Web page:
In the meantime, thanks to all who came up and said hello or gave me a thumbs up for my puzzle #2 (even those who waved a fist at me). It’s greatly appreciated. Also thanks to those who purchased books at my table. My nieces’ cut of the take (rounded up to reward them for their hard work) netted them a couple hundred dollars toward their cause to fight Crohn’s disease.
Go to: Vignettes, part 2
The American Crossword Puzzle Tournament takes place this weekend, March 16-18, in Brooklyn, NY, and it promises to be another great one. Here’s a recent interview with Will Shortz (scroll down to the Shortz pic) on uber-constructor Brendan Emmett Quigley’s site.
Aside from my judging duties, I’ll have a table in the puzzle marketplace, with 20% of every sale going to support my two high-school-age nieces’ upcoming walk to fight Crohn’s disease. The two of them will be (wo)manning the table themselves.
The wares for sale will include approximately 25 different puzzle-book titles of mine (for kids and adults both) and a brand-new crossword ambigram iron-on (pictured above; it reads the same upside down) with which you can make your own ambigram t-shirt. A sheet of iron-ons is $5 and books are either $5 or $10. I hope you’ll stop by and, if nothing else, give them a smile and a thumbs up.
art © 2012 Patrick Merrell
JUMBO WORD SEARCH CELEBRATION
240 pages and 6 types of puzzles, with crossword champ Dan Feyer pitching in.
Coming in 2012 (for kids):
KID•TOPIA • Bob the plunger and Rollo the toilet paper roll host a book packed with unusual trivia, gross recipes and over 80 pages of fun and funny puzzles. Color illustrations throughout.
CHICKEN GAMES & PUZZLES • 144 pages with illustrations throughout. Co-written by Helene Hovanec.
HAUNTED HALLOWEEN MAZES: A Maze Adventure • For beginning solvers. Zombie mice, walking eyeballs and a floor-eating furball.
HAPPY HOLIDAY MAZES: A Maze Adventure • For beginning solvers. When Santa’s away, the elves will play.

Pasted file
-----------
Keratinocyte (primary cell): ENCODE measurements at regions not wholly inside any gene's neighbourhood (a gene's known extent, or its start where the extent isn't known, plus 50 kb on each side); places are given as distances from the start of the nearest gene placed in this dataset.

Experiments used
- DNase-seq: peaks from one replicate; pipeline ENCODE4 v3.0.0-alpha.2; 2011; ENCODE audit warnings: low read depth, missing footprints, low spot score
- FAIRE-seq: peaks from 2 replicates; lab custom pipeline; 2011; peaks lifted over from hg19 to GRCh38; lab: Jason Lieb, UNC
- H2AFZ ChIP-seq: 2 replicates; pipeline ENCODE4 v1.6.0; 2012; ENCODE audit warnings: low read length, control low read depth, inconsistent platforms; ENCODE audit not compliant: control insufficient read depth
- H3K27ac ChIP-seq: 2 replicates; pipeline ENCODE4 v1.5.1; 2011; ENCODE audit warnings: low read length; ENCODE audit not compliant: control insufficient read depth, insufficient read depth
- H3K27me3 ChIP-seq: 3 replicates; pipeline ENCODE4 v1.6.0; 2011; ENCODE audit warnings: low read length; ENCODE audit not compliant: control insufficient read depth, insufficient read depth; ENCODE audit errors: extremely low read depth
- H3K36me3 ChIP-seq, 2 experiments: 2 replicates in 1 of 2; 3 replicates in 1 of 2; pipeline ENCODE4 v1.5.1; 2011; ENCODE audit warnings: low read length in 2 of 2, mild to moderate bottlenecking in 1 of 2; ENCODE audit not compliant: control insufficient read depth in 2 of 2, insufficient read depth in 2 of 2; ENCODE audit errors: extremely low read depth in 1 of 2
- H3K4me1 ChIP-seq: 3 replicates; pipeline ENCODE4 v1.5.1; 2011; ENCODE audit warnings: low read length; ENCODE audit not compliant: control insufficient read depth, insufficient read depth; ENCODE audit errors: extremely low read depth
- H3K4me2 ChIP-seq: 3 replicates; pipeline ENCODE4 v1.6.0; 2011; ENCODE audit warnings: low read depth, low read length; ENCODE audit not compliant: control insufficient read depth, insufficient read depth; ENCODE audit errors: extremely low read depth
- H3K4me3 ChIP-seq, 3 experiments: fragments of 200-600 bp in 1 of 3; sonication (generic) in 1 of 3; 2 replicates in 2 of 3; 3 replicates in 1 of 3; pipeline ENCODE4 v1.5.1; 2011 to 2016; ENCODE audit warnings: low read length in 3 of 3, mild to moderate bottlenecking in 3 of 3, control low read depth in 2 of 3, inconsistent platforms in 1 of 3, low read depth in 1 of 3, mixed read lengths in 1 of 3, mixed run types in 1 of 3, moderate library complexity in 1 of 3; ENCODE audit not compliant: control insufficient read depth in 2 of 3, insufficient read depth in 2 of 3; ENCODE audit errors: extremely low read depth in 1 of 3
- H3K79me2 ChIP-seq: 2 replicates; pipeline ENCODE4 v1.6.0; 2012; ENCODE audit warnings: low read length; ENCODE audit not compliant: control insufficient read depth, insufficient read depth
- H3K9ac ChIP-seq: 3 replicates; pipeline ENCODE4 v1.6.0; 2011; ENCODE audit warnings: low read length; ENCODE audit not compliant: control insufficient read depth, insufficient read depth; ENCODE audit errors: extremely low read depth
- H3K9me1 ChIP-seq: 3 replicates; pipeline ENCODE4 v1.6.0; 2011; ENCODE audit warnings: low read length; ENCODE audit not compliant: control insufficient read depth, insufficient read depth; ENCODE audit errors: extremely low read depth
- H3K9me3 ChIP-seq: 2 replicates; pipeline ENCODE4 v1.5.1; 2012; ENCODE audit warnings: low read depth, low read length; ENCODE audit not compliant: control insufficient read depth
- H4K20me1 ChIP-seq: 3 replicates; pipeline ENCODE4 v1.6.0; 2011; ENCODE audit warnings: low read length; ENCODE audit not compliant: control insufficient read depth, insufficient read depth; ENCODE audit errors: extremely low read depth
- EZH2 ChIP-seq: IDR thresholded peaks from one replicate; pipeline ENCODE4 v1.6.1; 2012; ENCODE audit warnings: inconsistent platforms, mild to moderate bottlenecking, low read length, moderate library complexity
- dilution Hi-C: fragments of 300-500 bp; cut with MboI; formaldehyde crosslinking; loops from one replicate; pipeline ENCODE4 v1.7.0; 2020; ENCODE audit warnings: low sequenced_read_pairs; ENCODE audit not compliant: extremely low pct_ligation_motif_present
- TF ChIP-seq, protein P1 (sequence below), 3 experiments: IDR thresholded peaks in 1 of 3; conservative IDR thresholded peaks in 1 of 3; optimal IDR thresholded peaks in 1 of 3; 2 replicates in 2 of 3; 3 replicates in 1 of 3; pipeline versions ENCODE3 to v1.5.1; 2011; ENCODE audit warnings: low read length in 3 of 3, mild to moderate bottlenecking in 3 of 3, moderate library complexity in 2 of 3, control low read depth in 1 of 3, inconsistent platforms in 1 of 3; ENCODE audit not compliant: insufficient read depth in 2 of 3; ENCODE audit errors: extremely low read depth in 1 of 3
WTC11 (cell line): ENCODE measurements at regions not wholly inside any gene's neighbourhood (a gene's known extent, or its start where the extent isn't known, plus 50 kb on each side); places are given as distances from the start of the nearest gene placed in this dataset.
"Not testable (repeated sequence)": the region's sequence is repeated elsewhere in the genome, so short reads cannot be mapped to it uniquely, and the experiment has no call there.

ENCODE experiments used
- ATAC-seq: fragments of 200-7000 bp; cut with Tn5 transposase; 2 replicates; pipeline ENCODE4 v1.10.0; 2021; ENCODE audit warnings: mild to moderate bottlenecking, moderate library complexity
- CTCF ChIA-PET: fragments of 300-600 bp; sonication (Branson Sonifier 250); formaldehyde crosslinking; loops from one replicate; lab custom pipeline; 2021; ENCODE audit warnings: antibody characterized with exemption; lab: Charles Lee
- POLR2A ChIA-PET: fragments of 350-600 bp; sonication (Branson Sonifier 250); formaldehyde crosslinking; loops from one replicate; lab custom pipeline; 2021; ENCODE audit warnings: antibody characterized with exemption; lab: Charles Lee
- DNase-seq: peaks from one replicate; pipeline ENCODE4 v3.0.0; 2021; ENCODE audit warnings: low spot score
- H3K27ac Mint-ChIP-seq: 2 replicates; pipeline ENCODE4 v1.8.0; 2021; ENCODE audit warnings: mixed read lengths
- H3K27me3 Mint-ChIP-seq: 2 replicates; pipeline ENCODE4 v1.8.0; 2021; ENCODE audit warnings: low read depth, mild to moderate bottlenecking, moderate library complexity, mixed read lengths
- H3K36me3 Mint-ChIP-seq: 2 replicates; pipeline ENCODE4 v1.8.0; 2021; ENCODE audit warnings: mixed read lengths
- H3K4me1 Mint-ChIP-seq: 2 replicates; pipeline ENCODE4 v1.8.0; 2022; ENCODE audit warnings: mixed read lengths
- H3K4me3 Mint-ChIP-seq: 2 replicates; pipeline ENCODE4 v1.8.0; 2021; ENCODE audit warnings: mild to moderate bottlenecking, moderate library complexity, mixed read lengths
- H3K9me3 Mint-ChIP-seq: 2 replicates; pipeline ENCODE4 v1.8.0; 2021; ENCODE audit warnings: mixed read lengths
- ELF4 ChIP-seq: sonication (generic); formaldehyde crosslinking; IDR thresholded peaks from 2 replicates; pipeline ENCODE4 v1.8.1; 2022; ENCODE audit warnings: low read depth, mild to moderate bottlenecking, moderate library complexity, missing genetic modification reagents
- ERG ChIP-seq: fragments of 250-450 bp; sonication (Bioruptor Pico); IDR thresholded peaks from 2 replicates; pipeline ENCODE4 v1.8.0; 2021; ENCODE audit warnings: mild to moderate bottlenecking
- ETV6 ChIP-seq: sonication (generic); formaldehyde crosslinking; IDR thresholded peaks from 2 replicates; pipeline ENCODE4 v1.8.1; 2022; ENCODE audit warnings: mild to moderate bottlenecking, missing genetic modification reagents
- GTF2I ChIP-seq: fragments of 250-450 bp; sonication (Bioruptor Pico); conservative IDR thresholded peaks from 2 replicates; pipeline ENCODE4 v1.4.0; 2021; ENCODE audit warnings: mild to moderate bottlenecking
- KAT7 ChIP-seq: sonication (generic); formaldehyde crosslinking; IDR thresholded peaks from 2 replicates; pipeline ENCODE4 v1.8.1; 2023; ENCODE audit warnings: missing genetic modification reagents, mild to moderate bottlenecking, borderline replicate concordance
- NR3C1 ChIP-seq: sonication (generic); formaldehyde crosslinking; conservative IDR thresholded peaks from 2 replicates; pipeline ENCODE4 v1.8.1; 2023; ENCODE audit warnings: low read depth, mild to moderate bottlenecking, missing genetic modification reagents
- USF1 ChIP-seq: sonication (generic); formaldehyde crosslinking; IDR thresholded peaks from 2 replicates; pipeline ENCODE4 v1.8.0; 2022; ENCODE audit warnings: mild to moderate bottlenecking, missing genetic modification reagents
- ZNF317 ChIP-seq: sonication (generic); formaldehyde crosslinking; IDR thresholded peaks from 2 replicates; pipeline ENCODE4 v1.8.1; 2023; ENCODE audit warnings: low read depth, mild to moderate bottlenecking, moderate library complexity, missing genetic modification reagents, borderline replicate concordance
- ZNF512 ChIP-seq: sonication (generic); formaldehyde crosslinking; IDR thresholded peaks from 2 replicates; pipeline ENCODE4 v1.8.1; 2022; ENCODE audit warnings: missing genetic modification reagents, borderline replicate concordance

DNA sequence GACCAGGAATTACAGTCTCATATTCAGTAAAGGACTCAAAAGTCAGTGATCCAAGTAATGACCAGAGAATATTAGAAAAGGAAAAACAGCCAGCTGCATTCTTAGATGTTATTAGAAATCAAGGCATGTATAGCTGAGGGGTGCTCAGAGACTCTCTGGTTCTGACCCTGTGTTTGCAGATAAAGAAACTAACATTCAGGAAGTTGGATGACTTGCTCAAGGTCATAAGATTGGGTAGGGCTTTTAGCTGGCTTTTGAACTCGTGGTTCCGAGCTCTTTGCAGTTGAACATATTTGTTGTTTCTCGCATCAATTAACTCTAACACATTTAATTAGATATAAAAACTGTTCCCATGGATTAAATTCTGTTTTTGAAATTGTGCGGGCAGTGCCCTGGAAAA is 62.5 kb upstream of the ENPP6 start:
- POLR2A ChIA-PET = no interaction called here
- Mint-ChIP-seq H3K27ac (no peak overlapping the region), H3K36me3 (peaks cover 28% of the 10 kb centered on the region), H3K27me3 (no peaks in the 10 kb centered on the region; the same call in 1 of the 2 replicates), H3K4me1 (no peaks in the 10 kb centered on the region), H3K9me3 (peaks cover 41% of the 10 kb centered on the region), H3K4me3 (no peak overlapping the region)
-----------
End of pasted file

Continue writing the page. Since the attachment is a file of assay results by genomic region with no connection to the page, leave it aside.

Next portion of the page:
PUZZLED PENGUINS • For beginning solvers, starring Herbert and Martha Penguin. Scholastic book club reprint, early 2012.
Will Shortz’s annual fund-raising crossword tournament is history. A sizable flock of crossword fanciers ran a gantlet (or gauntlet, if you prefer) of flying Ping-Pong balls at Mr. Shortz’s newly christened hall of the white orb, with all appearing to have found refuge in a roomy, well-lit solving room specially outfitted for the night. A wall kept the fervent paddle-wielders at bay, but the threat was ever-present via soundproof windows. An imported Chinese table tennis table full of beverages and baked goods helped calm a few frayed nerves.
My contribution for the night was unplugging one of the three coffeemakers that had overloaded the wall outlets and disabled the official display clock for the first round. I then skirted the mayhem in the outer table tennis area, located the circuit breakers and restored power. Red, gleaming numbers greeted the solvers for the remainder of the night.
Solving ensued, with some familiar faces blazing through the NYT puzzles that will appear next Monday through Wednesday. Bob Mackey, Jeffrey Schwartz and Elaine Lippman posted the fastest qualifying times in 3:05, 3:05 and ~4:30 respectively. Another perennial ringer, Ken Stern, ended up just out of the running.
Solving on the oversized boards for the finals, Bob Mackey took top honors on next Thursday’s puzzle, with Mr. Schwartz nosing out Ms. Lippman by an eye wink.
A good smattering of the puzzle-sated faithful then found their way to Will Shortz’s house nearby. Awaiting them was a generous bounty of sodas, beer and wine to wash down inviting bowls of Doritos, Ruffles, carrots and white celery. Banter filled the house with merriment. Liniment was available for any who suffered Ping-Pong ball bruises.
CLICK HERE for a great video of the event.
Joon Pahk has been moonlighting on Jeopardy! this week and last. In the past several years he’s also made some appearances on the NYT crossword blog Wordplay, including an interview and a guest-solving stint. Links to those features, as well as to videos of his Jeopardy! performances (put together by Nancy Shack), can all be found on this Wordplay page.
And you can play Joon’s “Guess my word!” game by clicking HERE.
I’ll be filing daily reports chronicling the progress of Spaniard Sammy Sánchez and Canadian Ryder Hesjedal in this year’s Tour de France. The posts can be found on THIS NEW BLOG, starting with the first stage on Saturday, July 2, and running through to the finish in Paris on the 24th.
Several people at this past weekend’s tournament asked me where they could find the “A Day with Will Shortz” series I wrote last year for Wordplay, the New York Times crossword blog. A compilation of the six installments: CLICK HERE